Federal Labor has thrown itself a “Tarzan rope” to climb down from an untenable opposition to Australia’s free trade deal with China, government frontbencher Jamie Briggs believes.
The opposition reportedly will insist on changes to mandate market testing before the importation of workers, to apply generally to all free trade deals, without amending the China agreement.
That means requiring employers to use Australian workers first would apply to all free-trade agreements.
Prime Minister Malcolm Turnbull has not seen the details of the compromise and queried why the opposition would use the Australian Financial Review to reveal it.
The reports follow a fierce Labor and union campaign against the agreement, amid concerns foreign workers would take Australian jobs.
Mr Briggs warns the compromise is the federal opposition trying to get out of the “ridiculous” position it had carved for itself throughout the campaign.
“Labor was always going to vote for this free trade agreement,” he told ABC radio on Thursday.
“Rather than an olive branch, it’s sort of like a Tarzan rope down from a position they couldn’t hold,” he said.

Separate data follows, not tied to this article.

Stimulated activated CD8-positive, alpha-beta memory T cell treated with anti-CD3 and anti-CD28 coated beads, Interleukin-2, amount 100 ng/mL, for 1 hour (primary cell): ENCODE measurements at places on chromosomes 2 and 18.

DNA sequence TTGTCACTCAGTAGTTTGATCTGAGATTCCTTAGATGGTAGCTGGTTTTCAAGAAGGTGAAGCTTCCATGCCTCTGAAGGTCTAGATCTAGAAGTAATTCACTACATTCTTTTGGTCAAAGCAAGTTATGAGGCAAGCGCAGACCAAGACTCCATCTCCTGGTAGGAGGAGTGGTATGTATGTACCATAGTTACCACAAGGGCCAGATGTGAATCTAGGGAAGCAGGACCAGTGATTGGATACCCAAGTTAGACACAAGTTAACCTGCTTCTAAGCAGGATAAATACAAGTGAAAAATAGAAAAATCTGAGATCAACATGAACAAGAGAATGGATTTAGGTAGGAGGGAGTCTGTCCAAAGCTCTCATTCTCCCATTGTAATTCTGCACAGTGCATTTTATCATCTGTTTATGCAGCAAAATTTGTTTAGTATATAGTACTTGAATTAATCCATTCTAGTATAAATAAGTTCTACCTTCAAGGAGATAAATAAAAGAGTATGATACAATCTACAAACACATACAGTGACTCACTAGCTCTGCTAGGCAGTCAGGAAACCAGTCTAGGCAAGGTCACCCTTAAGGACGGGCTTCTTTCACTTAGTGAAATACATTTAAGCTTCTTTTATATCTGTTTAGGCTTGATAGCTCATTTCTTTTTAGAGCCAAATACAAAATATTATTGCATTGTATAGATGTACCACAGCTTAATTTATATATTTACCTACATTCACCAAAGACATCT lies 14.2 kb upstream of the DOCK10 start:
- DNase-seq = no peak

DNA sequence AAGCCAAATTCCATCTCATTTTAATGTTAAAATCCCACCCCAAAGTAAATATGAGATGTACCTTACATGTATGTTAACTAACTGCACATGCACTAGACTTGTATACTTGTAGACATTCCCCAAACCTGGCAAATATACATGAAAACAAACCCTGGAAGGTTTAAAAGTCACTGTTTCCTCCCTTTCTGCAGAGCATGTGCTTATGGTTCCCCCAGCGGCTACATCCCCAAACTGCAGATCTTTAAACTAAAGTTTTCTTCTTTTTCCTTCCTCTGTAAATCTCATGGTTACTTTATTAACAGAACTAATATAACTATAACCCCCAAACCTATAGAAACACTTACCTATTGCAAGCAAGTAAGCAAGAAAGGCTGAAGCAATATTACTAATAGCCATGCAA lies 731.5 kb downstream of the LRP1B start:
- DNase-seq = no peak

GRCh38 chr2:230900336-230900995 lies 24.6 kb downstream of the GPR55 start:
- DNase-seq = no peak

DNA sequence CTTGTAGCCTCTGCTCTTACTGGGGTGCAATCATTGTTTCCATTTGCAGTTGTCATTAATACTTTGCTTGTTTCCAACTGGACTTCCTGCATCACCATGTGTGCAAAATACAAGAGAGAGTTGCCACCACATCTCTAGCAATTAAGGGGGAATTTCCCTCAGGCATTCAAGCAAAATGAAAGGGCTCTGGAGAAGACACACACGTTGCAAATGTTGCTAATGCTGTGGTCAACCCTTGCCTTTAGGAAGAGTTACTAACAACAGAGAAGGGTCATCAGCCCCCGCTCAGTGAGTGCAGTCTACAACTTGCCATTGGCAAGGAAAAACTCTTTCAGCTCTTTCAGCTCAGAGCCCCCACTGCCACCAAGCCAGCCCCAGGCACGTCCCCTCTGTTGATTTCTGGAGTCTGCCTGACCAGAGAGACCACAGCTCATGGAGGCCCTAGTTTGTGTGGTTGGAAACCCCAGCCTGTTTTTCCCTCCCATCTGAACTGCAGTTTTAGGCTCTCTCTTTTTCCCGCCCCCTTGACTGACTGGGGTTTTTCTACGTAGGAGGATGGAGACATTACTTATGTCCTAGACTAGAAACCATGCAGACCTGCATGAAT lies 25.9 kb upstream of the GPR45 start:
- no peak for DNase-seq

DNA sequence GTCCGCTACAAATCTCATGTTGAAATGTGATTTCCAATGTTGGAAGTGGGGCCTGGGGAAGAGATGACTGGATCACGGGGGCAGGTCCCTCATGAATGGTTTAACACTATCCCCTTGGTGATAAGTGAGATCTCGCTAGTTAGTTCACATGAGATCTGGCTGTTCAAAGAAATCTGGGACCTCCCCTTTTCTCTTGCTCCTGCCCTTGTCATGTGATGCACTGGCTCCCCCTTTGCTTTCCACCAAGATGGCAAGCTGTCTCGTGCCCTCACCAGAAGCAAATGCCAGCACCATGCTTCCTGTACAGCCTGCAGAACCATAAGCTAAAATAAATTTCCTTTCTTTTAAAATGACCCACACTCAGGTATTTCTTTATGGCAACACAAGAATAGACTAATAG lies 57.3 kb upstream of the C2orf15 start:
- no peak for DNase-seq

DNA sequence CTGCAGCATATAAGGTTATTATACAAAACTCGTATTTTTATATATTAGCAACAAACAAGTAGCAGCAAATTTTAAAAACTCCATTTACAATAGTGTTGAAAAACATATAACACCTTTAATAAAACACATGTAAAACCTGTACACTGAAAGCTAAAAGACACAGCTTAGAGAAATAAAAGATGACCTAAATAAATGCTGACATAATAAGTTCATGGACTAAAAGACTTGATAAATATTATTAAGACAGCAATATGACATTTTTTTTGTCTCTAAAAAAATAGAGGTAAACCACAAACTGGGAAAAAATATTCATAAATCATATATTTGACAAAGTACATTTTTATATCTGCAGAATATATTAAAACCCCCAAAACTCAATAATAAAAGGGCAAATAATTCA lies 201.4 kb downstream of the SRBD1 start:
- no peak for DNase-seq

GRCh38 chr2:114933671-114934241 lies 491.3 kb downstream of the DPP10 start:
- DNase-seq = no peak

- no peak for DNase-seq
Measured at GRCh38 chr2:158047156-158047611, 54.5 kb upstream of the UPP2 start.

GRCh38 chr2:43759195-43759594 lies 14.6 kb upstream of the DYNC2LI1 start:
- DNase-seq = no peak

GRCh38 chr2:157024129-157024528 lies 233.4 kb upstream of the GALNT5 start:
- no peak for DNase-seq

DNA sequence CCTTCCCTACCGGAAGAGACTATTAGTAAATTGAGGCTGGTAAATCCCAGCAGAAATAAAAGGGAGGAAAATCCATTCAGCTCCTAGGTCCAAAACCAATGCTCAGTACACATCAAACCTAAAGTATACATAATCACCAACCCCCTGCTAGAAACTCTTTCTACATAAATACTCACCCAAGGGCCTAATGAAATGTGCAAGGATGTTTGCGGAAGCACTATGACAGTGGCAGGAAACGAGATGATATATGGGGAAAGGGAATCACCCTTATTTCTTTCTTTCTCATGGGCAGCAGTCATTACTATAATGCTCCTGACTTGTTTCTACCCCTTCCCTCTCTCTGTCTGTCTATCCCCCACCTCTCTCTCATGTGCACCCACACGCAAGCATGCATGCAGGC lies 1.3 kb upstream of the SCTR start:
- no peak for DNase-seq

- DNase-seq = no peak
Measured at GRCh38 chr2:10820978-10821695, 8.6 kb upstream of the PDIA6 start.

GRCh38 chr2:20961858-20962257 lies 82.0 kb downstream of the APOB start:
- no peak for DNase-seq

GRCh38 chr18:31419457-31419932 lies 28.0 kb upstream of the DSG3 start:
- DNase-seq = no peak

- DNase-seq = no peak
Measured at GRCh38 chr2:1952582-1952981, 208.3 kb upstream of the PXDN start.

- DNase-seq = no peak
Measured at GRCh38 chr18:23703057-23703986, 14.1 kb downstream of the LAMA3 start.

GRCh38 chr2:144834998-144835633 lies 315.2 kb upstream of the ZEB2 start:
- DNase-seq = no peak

The new minister for cities and the built environment said Labor had to cave in because Australians supported stronger links with Asia.
Earlier, his frontbench colleague, Steve Ciobo, said the reported change in position gave a “sliver of light” to the deal.
Acting opposition leader Tanya Plibersek insisted Labor’s concerns were clear and that it had always been open to discussion with the government about how they could be addressed.
“We had Tony Abbott saying that it was impossible and unnecessary, and he wouldn’t give us the time of day,” she told reporters in Sydney.
The government has put enabling legislation to parliament and wants it passed by the end of the year.